Why Walker wants to play cards with Obama

Why Walker wants to play cards with Obama
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Gov. Scott Walker (R-Wis.) in an interview broadcast Sunday argued that President Obama’s default strategy for dealing with Iran was surrender.

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“I wouldn’t mind playing poker with this guy, because he tends to fold all the time,” Walker told host John Catsimatidis on his New York radio show “The Cats Roundtable.”

Obama’s tentative pact with Iran, he added, gave Tehran the better half of the bargain.

“That’s not good for America, that’s not good for Israel and that’s not good for our allies around the world,” Walker argued.

The Wisconsin governor, who is weighing a 2016 presidential bid, made similar charges during a speech given on Saturday night. He urged Obama to reconsider his framework agreement with Iran over its nuclear arms research during that address.

“We need to tell the president to back off from a bad deal,” Walker said at the Iowa Faith and Freedom Coalition summit in Waukee.

Walker argued in Iowa that the problem was Ayatollah Ali Khamenei, Iran’s Supreme Leader. His past actions, Walker charged, made him more foe than friend.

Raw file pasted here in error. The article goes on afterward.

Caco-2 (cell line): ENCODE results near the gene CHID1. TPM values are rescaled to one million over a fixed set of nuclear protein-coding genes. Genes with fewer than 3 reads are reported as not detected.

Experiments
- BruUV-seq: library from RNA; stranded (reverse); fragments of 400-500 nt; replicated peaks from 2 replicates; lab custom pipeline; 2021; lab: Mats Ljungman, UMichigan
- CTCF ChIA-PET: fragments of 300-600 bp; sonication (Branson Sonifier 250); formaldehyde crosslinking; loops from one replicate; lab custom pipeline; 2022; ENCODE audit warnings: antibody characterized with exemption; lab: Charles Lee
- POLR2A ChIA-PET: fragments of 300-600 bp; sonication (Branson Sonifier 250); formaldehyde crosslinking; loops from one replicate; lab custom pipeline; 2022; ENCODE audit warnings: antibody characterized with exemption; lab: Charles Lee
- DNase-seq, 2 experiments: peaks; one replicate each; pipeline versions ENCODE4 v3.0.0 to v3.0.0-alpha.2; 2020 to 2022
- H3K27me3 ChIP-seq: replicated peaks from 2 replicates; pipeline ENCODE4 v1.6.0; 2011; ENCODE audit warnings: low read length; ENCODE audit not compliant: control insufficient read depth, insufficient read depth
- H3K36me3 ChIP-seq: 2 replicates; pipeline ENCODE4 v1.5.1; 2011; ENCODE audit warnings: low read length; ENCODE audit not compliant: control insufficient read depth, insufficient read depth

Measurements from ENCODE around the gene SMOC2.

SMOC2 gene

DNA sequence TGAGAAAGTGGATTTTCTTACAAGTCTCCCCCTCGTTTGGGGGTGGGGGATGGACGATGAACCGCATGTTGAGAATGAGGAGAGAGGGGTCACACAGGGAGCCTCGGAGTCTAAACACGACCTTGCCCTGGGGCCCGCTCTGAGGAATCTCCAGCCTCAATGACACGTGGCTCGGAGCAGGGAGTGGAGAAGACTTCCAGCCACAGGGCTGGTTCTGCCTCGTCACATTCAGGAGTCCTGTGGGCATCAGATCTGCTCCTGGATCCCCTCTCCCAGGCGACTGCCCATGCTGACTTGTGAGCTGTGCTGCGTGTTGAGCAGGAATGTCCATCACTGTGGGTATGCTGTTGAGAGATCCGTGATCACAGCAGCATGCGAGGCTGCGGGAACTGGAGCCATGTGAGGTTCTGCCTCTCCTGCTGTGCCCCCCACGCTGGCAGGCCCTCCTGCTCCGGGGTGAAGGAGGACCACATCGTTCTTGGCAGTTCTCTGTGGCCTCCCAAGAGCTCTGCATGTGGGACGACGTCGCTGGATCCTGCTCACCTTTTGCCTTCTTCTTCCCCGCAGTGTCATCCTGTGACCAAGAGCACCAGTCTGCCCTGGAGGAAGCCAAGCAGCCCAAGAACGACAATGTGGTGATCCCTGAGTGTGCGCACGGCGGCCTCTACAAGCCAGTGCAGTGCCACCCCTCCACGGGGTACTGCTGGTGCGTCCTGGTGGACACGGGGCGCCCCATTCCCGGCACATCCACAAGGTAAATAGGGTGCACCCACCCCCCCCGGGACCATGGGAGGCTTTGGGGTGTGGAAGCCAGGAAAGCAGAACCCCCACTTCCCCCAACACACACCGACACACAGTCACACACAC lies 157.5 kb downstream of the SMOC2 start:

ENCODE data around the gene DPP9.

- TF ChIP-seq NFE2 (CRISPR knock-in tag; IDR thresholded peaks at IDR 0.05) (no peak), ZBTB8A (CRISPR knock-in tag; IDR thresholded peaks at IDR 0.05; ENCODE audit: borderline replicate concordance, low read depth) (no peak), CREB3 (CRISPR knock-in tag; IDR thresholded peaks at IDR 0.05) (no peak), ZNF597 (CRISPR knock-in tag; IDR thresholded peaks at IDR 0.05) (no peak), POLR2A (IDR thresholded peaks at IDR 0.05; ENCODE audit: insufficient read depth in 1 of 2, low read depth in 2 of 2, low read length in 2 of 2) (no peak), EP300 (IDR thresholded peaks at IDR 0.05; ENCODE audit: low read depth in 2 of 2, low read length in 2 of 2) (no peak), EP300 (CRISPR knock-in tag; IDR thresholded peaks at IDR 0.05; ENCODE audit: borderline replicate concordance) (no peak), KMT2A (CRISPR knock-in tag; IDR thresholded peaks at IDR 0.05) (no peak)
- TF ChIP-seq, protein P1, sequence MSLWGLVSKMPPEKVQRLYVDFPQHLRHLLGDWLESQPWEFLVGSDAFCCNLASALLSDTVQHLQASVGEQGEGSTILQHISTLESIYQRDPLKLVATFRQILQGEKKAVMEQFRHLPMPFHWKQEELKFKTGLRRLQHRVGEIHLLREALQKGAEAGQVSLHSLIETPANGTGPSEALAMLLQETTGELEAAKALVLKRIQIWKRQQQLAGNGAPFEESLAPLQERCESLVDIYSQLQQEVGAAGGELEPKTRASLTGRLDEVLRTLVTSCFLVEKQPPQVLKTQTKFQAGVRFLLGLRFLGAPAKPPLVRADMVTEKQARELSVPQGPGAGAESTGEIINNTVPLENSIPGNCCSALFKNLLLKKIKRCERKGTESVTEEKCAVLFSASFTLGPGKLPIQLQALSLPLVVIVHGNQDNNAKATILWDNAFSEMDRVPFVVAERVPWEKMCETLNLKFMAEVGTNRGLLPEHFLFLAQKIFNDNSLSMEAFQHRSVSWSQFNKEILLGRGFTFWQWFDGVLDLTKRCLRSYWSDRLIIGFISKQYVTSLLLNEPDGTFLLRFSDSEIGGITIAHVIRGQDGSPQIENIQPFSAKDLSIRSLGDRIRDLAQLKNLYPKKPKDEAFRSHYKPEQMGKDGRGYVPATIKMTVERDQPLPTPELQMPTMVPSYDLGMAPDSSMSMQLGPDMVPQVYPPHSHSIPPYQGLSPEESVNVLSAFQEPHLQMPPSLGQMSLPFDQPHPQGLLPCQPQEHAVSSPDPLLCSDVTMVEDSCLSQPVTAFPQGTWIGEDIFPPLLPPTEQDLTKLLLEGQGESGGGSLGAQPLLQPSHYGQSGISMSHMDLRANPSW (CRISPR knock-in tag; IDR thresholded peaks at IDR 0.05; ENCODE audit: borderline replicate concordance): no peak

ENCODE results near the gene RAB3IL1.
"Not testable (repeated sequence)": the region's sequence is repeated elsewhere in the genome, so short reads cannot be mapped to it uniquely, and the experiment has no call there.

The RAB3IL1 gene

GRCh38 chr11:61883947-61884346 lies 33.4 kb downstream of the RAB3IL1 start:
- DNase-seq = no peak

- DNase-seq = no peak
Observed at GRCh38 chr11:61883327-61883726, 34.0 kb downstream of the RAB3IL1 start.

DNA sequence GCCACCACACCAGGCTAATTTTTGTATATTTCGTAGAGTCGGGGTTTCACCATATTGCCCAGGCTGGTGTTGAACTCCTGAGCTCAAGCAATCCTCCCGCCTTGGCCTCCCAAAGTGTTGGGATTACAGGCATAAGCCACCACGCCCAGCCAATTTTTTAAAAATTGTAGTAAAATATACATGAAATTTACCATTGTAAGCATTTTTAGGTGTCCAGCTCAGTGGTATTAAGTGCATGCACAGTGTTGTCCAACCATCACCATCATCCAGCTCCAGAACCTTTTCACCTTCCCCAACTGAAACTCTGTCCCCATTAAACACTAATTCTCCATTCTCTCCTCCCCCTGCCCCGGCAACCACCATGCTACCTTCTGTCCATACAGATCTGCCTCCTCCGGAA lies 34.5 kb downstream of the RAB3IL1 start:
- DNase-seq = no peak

“They have not changed much since then,” he said, recalling the Iran hostage crisis that kept 66 Americans in captivity between 1979 and 1981.

“Their approach is still the same.”

The Obama administration announced its draft accord with Iran on April 2. The president hailed it as a “historic” moment in diplomacy during remarks from the Rose Garden made the same day.

Obama has vowed to lift economic sanctions on Iran in exchange for more restrictions on its nuclear energy program.

Tehran, meanwhile, has promised it will allow more frequent atomic energy inspections and caps on its centrifuge and uranium stockpiles as part of the deal.

Israeli Prime Minister Benjamin Netanyahu has strongly criticized the government as dangerous for his nation. A nuclear Iran, he has argued, directly threatens Israel’s existence.

Obama has countered that diplomacy is the best option for keeping atomic bombs out of Iran’s hands.

Secretary of State John Kerry led U.S. efforts with Iran at the bargaining table in Lausanne, Switzerland last month. The two sides must reach a final agreement by a June 30 deadline.